Get out your pens! Head for the future by writing big!
MFAW-WA student Lydia Valentine is the Assistant Director for a production of Clybourne Park by Bruce Norris. She is also the dramaturg for a staged reading that is pairing The Art of Remembering by Adina L. Ruskin and Mountain Language by Harold Pinter. Family, immigration, memory, and language
“It all just feels so… personal.”
N is a new student of mine, one who has worked in the theater industry for years, but never written a play before. He called me before our first week of class, and I could tell he was feeling intimidated by the process of playwriting. We discussed some exercises he could do and some of his favorite plays and playwrights, and I think I assuaged the majority of his concerns. His one lingering reservation:
“It’s just so personal.”
I was at a Springsteen concert recently. One of his most famous songs — Hungry Heart — usually leads to him falling back onto the audience.
Aristotle’s Poetics. Horace’s Ars Poetica. Freytag’s diagram. Syd Field’s paradigm. Frank Daniel’s sequence approach. For more than two millennia dramatic theorists have sought to trace, map and/or illustrate the shape and technical elements of a story told in dramatic form.
I’ve got a lot to gain by leaving my own borders every now and then. So maybe it’s time for me to read something other than plays. Time to step out of my zone and experience different things for a while. As I’m putting together my summer reading list, I’m going to select some good novels, some collections of short stories and yes, some poetry. And for Diana, a memoir or two.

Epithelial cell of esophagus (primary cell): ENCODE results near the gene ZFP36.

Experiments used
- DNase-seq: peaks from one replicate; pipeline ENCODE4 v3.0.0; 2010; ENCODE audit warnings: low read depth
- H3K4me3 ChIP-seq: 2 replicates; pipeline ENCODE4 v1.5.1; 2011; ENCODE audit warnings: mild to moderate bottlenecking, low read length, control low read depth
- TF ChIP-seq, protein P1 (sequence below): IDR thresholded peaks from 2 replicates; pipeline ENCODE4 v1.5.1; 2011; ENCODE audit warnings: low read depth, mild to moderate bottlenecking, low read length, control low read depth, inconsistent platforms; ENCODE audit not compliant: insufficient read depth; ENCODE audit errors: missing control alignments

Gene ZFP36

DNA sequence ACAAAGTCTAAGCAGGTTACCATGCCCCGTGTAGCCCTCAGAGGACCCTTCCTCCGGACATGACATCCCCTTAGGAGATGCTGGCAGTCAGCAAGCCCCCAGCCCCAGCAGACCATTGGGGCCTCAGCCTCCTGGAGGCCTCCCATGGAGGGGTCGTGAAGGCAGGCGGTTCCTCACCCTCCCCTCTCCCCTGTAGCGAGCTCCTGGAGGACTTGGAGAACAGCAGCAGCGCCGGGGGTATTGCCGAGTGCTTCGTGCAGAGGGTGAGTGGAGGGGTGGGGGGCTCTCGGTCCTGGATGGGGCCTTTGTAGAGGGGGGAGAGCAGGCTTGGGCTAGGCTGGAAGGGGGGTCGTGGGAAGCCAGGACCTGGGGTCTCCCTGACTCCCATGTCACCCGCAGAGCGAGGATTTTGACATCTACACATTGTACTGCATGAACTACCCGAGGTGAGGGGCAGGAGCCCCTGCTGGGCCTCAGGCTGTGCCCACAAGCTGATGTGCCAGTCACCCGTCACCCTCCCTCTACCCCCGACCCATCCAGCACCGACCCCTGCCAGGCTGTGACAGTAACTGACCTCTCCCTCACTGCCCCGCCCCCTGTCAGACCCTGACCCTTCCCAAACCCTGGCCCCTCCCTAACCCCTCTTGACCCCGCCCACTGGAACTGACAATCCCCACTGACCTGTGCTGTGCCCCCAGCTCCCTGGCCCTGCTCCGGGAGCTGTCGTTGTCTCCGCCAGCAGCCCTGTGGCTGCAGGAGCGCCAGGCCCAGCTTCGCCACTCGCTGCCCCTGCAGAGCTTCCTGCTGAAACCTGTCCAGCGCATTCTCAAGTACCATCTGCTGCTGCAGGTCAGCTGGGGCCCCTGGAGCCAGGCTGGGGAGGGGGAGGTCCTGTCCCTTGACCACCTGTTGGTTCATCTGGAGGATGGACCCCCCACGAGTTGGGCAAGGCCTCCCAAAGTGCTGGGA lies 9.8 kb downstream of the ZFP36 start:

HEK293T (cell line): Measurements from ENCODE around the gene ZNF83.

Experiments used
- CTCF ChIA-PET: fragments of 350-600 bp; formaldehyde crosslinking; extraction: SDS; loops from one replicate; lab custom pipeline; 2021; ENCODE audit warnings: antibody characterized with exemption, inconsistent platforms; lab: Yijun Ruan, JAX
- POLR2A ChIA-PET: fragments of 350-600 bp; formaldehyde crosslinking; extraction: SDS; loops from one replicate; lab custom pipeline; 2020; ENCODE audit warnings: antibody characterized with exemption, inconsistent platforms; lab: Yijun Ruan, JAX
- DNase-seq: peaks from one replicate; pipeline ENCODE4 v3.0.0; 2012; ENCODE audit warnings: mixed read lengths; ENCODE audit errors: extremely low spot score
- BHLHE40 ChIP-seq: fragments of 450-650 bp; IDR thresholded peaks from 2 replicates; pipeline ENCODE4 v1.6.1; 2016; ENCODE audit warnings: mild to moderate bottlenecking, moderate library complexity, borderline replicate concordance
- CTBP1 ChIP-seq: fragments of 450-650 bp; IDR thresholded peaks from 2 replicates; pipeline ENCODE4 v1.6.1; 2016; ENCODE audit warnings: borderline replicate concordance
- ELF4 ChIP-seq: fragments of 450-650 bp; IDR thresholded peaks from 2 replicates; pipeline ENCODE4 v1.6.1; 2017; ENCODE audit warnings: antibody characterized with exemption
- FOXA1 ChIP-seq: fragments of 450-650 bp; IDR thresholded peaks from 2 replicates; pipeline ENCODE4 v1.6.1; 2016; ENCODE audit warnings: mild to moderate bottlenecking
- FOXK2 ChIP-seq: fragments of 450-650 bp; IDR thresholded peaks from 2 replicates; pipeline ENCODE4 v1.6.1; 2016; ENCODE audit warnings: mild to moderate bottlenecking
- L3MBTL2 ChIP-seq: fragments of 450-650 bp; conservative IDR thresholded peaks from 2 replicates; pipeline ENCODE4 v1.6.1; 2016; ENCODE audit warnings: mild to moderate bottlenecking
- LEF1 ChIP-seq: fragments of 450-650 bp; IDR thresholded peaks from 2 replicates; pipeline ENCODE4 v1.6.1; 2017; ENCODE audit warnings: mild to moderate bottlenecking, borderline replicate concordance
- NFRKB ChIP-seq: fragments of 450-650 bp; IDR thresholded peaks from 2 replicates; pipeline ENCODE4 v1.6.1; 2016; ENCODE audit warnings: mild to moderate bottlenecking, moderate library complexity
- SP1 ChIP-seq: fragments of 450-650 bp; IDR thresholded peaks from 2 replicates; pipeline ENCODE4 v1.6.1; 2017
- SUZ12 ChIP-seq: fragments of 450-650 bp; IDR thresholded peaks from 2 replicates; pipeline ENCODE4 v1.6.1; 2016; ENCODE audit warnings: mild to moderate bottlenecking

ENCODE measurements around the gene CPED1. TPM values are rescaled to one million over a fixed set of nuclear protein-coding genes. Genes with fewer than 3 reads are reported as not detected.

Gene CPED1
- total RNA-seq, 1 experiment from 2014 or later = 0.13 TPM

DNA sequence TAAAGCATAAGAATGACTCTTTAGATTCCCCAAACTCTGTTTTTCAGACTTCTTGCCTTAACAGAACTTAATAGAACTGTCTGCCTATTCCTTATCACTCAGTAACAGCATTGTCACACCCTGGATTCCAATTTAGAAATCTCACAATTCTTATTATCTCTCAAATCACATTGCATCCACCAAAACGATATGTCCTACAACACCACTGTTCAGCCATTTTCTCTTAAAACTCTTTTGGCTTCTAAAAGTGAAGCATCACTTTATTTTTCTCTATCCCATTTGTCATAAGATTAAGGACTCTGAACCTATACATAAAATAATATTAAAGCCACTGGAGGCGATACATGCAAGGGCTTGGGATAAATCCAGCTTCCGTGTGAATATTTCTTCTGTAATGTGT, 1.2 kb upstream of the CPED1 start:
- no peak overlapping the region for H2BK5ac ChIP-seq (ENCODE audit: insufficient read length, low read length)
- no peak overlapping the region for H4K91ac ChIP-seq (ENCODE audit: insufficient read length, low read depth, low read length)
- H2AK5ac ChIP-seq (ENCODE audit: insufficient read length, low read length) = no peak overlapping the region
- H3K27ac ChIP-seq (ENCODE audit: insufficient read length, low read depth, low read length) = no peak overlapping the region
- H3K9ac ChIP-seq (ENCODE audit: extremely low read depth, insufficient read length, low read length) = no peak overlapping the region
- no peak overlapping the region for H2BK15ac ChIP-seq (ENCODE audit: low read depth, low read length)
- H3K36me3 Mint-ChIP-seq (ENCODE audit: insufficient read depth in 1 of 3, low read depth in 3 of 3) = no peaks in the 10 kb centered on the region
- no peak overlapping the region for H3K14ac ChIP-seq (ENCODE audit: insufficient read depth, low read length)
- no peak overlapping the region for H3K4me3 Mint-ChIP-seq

Goddard MFAW faculty Deborah Brevoort gave her Fall 2016 advising group the extraordinary opportunity to connect with the prolific writer, Kirsten Childs. Her credentials span various works, but we had the pleasure of examining her musical, The Bubbly Black Girl Sheds Her Chameleon Skin. This is a funny and poignant story about a little black girl named Viveca Stanton and her journey of self-discovery.
Goddard College MFAW faculty Deb Brevoort: When I asked my friends why they wanted to cancel our season tickets (or not go to the theatre at all) they gave me a variety of answers. Here are some of the things they’ve said: The plays didn’t “grab them.” The shows were “boring.” They “wanted to feel moved, but didn’t.” One friend complained that the plays we were seeing didn’t have an “aha” moment;” another said that they wanted “something more;” another said “where’s the take-way?” Many of them said that they wanted to be “left with something,” and the plays we were attending didn’t leave them with anything.